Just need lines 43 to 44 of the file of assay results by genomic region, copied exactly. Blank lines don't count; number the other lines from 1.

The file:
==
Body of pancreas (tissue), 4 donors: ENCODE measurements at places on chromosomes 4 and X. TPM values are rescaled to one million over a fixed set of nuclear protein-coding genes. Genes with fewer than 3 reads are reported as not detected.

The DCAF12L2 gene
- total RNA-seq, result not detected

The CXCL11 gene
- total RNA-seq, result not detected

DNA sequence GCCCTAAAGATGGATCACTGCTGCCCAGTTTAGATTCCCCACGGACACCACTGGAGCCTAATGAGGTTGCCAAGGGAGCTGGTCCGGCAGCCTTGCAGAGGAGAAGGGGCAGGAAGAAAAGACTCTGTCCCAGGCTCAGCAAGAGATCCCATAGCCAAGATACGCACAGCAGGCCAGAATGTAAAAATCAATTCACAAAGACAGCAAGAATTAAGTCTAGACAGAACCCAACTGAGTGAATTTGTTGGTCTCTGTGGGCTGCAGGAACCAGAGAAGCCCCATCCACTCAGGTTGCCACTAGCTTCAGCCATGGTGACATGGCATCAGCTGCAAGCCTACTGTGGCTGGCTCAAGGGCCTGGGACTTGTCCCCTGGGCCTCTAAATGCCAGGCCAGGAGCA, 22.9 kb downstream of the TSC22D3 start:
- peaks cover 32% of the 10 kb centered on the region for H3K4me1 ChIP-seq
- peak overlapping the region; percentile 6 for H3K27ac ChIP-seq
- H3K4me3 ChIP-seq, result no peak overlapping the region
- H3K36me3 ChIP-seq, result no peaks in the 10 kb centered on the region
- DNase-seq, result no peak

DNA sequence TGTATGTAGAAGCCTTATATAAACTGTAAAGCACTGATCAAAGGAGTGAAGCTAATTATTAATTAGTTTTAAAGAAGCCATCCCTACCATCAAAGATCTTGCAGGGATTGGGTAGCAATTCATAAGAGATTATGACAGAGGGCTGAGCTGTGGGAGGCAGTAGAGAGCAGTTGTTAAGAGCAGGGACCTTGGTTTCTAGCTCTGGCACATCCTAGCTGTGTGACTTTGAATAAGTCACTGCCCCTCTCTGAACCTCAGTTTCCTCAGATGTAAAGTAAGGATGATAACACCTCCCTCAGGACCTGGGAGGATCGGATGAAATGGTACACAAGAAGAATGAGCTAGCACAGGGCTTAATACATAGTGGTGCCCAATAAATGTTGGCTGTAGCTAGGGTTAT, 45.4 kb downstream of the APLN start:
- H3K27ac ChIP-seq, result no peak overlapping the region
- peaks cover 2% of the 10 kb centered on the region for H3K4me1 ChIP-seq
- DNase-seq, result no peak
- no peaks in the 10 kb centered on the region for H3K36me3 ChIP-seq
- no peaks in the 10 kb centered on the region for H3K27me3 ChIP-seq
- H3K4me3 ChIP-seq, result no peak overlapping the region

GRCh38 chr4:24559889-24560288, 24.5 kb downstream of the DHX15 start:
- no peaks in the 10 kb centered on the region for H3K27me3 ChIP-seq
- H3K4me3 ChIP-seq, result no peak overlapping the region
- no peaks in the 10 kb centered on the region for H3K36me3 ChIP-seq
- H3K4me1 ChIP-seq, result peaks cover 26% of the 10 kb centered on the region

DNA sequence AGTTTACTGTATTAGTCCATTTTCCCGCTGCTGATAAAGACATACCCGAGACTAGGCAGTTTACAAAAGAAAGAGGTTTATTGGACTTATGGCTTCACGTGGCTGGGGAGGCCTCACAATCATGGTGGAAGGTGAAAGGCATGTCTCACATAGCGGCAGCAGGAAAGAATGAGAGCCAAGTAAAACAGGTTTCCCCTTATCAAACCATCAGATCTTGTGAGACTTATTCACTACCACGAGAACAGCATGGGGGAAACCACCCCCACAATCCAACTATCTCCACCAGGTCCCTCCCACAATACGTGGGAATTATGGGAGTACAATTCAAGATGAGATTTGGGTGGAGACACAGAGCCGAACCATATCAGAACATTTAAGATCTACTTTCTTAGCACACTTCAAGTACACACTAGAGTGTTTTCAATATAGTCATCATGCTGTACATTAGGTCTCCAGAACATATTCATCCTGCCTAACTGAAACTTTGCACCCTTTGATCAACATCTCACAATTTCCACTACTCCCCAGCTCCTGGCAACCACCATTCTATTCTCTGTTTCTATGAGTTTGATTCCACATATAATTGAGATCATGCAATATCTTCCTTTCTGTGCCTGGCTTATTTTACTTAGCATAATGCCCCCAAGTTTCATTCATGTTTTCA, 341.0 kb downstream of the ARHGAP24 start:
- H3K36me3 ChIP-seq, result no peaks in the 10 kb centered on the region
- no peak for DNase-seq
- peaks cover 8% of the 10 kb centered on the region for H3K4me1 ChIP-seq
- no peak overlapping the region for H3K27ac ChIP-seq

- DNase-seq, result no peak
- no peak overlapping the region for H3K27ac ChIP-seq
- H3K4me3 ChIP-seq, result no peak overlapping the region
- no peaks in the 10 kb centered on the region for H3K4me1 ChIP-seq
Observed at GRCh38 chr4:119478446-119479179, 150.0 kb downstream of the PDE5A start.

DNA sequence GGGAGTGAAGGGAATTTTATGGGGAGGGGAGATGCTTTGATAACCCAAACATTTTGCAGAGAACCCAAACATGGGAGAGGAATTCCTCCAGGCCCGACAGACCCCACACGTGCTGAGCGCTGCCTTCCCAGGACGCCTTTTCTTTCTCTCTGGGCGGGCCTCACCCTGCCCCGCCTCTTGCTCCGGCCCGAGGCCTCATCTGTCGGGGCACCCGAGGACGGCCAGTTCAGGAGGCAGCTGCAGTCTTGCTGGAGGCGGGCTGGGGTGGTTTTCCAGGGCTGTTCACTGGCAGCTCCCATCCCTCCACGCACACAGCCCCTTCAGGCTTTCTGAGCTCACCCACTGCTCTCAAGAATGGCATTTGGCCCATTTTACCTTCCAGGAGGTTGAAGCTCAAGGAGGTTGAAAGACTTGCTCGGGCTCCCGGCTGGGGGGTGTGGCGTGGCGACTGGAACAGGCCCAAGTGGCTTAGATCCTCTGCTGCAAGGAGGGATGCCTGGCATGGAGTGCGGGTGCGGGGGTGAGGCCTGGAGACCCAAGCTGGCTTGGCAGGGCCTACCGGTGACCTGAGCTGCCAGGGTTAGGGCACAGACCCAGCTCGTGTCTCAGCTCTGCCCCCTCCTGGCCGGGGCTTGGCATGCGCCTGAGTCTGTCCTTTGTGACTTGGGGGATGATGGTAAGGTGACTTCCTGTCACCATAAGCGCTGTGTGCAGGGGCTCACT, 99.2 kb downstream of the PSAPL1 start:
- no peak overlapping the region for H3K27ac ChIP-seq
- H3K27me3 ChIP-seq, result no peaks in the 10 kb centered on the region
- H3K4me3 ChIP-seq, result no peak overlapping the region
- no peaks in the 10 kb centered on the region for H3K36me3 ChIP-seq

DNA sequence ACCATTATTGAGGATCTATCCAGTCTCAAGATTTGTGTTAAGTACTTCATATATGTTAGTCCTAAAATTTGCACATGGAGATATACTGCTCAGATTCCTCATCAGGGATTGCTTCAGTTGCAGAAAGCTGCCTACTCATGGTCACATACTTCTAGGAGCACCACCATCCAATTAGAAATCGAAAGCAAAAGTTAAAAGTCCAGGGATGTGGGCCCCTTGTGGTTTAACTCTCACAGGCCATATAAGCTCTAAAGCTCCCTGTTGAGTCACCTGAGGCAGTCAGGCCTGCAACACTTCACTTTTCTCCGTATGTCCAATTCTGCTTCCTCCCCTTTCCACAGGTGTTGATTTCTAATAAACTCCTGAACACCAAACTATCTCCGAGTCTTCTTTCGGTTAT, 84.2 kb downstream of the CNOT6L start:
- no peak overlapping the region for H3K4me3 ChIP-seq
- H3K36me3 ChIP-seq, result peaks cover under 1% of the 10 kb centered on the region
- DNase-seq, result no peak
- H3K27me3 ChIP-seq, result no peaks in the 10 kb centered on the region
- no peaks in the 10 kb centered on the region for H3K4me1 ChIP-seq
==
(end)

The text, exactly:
- H3K27me3 ChIP-seq, result no peaks in the 10 kb centered on the region
- no peaks in the 10 kb centered on the region for H3K4me1 ChIP-seq